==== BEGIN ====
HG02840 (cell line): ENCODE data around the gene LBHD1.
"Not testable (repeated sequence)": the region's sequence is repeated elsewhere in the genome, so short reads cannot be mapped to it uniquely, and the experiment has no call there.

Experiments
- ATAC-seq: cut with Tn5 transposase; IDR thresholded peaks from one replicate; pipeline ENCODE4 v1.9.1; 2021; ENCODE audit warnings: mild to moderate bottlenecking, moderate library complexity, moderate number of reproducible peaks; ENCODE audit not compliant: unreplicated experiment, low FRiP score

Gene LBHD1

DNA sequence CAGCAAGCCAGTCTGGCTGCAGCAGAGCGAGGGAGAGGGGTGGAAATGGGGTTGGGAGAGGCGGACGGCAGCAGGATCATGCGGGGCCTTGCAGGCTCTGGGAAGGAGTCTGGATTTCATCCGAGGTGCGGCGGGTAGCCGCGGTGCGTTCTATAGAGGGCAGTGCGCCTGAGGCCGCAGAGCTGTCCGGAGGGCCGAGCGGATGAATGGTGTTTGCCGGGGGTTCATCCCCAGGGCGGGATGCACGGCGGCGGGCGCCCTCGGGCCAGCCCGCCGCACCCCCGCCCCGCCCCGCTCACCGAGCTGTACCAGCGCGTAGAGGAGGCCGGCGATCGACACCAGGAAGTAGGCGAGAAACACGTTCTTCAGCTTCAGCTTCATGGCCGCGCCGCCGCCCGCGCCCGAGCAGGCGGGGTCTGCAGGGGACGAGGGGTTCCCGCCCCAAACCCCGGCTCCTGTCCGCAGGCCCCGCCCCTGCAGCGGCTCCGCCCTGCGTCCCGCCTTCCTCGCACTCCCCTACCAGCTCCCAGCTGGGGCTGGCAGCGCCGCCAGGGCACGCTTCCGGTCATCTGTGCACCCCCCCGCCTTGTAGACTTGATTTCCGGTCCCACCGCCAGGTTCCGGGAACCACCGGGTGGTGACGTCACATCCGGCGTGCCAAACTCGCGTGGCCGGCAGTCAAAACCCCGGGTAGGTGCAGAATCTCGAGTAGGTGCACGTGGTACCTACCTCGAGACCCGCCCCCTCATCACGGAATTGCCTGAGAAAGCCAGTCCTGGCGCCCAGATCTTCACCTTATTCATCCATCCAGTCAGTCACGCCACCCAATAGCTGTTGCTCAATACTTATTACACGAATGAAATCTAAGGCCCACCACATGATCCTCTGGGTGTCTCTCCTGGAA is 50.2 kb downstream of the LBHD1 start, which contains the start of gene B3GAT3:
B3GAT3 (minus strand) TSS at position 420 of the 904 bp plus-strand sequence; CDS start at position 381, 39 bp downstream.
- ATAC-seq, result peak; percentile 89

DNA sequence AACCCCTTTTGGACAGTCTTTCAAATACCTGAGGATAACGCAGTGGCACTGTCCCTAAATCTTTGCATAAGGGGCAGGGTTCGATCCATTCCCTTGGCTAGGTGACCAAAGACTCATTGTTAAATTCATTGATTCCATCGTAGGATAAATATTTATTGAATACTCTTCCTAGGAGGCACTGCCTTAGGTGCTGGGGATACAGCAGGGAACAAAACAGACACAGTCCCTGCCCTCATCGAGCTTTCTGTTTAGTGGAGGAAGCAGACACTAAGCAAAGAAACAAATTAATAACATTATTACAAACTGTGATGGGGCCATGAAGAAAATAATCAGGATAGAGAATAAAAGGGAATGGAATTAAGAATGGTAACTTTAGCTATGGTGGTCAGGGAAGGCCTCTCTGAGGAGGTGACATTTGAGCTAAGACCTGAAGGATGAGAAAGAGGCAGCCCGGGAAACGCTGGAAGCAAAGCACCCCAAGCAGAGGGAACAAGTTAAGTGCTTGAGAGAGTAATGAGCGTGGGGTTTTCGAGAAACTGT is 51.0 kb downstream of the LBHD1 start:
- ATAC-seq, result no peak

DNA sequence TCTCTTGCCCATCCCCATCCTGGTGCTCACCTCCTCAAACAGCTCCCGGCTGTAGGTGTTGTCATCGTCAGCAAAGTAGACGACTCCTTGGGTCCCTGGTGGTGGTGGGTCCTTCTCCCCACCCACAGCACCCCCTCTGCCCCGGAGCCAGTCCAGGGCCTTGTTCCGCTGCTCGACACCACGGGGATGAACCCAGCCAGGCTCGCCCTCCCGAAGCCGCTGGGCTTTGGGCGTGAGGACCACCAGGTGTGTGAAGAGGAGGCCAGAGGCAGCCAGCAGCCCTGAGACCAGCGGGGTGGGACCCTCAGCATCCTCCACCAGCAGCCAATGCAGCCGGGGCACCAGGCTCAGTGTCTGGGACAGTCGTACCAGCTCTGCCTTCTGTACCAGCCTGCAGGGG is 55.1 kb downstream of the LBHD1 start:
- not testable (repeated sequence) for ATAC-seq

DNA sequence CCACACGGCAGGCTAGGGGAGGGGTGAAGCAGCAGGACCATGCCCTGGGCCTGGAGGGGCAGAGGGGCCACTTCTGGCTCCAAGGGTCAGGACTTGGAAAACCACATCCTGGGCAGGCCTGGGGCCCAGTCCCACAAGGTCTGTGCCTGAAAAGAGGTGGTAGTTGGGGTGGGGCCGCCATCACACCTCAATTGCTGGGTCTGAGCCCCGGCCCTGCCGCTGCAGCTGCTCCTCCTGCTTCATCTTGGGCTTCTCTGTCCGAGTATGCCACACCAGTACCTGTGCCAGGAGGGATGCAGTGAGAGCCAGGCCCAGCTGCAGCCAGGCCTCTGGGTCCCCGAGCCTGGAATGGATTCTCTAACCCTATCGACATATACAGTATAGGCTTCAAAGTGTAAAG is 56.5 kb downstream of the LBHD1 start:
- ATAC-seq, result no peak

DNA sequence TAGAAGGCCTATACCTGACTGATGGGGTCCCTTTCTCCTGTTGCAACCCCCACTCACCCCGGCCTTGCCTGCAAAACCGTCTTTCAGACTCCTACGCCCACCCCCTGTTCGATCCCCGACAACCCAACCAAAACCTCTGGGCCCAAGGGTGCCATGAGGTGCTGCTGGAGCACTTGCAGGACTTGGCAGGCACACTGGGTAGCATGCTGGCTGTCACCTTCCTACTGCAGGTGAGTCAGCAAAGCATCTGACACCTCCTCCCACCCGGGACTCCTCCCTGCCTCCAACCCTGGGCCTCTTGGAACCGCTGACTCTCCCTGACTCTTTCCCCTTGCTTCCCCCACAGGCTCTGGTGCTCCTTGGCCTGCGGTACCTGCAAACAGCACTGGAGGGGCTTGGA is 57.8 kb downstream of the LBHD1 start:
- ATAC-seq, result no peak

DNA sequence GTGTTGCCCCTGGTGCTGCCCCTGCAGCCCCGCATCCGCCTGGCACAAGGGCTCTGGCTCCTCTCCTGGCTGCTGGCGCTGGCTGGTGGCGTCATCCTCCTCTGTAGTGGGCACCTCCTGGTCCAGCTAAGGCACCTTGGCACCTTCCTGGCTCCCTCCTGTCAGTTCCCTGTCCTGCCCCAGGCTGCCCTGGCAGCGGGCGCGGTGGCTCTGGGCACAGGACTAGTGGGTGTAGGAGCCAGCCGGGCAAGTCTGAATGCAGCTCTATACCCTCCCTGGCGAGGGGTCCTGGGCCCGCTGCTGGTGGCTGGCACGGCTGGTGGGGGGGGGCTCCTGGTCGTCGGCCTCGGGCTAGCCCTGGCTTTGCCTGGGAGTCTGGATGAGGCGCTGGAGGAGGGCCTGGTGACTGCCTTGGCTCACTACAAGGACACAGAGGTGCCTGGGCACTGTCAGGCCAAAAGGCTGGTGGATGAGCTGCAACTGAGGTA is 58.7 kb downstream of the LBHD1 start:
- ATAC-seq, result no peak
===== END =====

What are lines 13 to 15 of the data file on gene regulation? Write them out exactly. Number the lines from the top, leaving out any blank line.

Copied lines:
DNA sequence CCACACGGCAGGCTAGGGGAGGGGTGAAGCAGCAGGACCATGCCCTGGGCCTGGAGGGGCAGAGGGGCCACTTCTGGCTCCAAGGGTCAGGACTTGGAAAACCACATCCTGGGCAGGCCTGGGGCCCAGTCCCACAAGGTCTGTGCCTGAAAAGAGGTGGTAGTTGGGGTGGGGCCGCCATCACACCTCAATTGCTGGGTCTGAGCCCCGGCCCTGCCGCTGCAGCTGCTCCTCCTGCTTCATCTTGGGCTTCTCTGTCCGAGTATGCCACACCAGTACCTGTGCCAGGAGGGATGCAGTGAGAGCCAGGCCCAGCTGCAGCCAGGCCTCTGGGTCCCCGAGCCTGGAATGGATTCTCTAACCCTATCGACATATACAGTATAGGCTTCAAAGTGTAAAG is 56.5 kb downstream of the LBHD1 start:
- ATAC-seq, result no peak

DNA sequence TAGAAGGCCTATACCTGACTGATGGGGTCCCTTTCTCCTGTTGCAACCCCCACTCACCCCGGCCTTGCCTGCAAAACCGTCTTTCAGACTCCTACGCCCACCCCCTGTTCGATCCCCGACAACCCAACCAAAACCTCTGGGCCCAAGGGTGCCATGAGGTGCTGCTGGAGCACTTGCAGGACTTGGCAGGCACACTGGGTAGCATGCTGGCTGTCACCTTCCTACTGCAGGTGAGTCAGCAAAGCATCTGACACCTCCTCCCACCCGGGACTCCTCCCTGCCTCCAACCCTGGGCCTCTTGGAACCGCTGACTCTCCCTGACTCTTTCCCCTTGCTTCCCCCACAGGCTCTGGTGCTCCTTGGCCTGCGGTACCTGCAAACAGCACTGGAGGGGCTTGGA is 57.8 kb downstream of the LBHD1 start: